Thursday, April 09, 2015

How Do Airplanes Fly?

I get asked this often, strangely enough. So it is nice to have a quick illustration via a video on how it works.



Douglas Natelson said...

I'm glad they mentioned angle of attack! Freshman physics texts sometimes imply that the Bernoulli equation (which actually has some serious restrictions in its applicability) is solely responsible, and if that were so then airplanes could never fly upside-down.

John Palkovic said...

My two-cent explanation: "A wing throws air down." The reaction force from the downward-bending airstream is lift.

Much of the lift of an airfoil is generated by the flow over the top curving downward. The video is good for a layman's explanation. The wikipedia article on lift is also good. It has a nice animated gif that illustrates how much faster the air moves over the upper surface of the wing.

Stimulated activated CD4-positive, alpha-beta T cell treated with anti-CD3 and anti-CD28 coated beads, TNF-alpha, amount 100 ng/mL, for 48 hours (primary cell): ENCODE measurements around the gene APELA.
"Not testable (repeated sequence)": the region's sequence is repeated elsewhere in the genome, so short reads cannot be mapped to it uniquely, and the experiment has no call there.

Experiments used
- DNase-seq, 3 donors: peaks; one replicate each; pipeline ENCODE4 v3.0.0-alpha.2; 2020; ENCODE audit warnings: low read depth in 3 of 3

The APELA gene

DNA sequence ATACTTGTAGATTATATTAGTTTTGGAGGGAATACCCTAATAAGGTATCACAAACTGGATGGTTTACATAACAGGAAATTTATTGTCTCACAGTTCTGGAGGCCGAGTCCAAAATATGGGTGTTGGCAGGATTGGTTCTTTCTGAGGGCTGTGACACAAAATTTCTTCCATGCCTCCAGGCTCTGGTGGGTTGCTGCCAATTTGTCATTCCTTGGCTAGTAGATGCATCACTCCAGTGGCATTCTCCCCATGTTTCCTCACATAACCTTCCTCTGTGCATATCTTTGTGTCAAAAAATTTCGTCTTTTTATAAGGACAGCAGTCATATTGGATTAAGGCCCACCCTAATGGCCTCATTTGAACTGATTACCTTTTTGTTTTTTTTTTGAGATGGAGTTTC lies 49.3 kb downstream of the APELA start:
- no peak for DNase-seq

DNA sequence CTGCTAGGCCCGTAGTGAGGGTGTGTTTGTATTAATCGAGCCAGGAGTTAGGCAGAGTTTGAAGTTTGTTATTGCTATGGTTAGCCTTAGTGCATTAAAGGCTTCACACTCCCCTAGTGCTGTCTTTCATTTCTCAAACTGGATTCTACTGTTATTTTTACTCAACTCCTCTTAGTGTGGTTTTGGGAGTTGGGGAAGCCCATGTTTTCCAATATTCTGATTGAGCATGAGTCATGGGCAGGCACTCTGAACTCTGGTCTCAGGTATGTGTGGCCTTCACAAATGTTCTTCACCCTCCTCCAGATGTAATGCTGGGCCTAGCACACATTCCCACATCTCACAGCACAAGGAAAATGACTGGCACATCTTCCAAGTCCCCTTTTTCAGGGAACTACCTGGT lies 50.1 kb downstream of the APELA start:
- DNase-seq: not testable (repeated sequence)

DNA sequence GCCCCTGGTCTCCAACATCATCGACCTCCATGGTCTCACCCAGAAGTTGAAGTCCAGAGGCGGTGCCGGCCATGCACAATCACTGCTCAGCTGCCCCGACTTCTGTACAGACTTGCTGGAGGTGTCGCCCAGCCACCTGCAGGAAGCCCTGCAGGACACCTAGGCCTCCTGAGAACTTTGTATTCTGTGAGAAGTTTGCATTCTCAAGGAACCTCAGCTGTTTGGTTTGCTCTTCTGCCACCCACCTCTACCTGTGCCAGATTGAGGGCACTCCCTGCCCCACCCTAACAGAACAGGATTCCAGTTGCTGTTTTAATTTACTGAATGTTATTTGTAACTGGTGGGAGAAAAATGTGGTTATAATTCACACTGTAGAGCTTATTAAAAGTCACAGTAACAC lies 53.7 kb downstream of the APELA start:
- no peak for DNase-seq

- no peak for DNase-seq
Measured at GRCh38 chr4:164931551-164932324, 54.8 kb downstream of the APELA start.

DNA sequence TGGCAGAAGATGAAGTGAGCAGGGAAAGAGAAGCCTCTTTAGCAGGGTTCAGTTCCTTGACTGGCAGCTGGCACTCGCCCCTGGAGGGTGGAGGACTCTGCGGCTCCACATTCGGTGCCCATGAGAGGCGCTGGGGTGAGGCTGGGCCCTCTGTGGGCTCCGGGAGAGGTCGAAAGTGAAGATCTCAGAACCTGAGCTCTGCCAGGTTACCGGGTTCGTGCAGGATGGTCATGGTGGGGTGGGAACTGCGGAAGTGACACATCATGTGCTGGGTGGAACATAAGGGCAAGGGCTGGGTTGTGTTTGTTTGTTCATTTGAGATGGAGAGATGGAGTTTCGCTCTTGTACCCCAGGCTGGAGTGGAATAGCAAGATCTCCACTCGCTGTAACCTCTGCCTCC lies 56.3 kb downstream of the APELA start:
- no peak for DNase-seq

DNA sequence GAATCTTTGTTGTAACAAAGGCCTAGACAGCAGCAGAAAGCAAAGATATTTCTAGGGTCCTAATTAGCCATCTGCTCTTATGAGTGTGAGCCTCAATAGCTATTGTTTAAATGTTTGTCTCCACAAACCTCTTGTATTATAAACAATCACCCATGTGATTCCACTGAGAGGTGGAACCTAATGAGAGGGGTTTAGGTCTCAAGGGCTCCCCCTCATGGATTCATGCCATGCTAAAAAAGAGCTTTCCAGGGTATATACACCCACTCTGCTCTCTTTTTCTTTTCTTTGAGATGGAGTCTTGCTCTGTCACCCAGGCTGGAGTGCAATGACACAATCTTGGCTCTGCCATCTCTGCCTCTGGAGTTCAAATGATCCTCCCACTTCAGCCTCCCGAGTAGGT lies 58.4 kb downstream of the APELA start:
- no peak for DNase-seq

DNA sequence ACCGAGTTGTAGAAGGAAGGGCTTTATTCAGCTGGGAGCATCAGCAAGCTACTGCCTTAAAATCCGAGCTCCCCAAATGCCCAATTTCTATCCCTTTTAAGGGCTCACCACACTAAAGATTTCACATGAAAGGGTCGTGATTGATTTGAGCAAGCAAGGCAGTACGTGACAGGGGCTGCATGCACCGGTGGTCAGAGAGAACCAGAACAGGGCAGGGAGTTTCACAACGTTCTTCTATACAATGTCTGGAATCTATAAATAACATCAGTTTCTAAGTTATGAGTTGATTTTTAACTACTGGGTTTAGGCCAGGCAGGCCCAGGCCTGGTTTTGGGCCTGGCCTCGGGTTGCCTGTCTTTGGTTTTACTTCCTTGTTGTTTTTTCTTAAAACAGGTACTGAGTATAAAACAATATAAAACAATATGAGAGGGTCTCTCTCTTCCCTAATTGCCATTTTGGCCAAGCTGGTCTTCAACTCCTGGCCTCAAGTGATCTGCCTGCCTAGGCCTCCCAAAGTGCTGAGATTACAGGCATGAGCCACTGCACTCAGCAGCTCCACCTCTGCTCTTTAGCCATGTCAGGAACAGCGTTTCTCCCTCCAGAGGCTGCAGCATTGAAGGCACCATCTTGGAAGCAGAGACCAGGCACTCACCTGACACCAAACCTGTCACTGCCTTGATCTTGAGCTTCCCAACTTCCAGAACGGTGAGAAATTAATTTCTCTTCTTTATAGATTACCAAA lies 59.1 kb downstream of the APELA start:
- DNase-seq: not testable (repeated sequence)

The fallacy in the freshman physics texts is called the "transit time fallacy." The erroneous explanation involves some hand-waving about packets of air separating at the leading edge of the airfoil and then taking equal time to transit the upper and lower surface of the wing, which is just plain wrong. Ih also fails to explain how aerobatic planes can fly upside-down. They have symmetric airfoils, like jet fighters do.